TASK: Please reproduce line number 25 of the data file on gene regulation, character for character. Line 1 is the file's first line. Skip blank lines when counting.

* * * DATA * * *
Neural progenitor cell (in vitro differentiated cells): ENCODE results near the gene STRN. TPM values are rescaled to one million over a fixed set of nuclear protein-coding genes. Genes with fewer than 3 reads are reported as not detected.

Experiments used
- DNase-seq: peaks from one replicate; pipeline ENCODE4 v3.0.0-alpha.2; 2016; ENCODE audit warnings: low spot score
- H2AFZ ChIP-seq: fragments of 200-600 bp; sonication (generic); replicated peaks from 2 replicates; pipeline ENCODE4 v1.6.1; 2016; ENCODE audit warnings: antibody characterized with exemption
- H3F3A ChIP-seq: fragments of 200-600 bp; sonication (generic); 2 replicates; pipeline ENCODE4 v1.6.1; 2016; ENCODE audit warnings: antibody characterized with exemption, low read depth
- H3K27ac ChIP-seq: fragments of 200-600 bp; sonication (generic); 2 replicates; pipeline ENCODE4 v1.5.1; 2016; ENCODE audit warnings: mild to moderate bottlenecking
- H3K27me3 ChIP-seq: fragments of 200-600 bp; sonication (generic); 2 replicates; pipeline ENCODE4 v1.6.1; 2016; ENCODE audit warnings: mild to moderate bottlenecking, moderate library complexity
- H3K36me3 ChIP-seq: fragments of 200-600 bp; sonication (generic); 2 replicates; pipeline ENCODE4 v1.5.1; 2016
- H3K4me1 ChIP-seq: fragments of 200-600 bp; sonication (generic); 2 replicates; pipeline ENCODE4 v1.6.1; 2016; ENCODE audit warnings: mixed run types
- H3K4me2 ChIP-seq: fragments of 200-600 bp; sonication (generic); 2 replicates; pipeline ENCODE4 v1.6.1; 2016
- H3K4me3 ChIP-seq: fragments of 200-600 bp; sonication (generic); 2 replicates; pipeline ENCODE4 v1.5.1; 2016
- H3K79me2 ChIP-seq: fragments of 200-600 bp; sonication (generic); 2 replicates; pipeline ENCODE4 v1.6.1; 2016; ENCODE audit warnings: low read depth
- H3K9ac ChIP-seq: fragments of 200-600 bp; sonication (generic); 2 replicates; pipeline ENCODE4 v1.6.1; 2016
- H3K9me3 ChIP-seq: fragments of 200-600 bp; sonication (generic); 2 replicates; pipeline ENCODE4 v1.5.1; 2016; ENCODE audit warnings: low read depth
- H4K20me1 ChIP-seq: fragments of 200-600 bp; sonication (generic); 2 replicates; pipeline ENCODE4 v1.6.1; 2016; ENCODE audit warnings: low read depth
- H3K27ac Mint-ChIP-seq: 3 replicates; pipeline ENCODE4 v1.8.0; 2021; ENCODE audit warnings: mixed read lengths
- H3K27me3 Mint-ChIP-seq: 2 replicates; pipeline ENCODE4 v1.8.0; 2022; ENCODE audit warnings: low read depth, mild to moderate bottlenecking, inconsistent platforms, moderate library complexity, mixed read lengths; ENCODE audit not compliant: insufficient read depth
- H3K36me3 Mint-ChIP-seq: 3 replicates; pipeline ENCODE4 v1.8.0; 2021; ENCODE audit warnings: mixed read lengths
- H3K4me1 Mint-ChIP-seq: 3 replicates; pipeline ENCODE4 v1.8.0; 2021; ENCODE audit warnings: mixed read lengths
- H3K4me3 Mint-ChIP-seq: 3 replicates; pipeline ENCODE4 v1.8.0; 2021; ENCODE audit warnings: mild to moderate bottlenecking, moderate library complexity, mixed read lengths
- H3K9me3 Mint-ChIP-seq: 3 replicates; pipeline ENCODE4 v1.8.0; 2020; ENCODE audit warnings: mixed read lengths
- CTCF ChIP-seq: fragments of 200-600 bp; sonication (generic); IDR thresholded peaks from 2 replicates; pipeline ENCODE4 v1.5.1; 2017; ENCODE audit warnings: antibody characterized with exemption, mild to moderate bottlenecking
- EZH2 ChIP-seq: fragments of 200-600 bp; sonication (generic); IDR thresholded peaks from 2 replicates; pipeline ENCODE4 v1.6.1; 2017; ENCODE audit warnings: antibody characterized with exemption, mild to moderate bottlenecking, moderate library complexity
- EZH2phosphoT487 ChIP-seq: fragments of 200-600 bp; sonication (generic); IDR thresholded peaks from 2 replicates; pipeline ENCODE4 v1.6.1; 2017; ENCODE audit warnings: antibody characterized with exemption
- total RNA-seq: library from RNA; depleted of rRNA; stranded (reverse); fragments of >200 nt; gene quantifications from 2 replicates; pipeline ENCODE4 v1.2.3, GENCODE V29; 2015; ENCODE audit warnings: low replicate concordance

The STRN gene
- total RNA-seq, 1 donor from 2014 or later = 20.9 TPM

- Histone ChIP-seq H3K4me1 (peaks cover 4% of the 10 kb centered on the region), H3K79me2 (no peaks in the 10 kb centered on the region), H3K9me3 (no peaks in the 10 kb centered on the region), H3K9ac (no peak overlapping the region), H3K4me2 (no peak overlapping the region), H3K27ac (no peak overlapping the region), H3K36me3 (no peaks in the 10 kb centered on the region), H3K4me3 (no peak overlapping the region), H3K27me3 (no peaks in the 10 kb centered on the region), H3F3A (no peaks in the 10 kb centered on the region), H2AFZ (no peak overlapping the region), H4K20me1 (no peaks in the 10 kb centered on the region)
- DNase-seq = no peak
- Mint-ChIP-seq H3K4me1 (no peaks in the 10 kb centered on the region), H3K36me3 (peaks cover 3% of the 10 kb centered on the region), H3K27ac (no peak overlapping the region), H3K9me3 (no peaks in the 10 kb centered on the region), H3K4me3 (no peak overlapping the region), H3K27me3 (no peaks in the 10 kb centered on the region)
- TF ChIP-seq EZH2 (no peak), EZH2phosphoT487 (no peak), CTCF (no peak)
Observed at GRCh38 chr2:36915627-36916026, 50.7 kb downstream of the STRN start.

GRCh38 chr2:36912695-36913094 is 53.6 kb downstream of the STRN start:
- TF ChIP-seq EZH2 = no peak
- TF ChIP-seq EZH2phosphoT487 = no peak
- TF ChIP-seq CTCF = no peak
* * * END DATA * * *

- total RNA-seq: library from RNA; depleted of rRNA; stranded (reverse); fragments of >200 nt; gene quantifications from 2 replicates; pipeline ENCODE4 v1.2.3, GENCODE V29; 2015; ENCODE audit warnings: low replicate concordance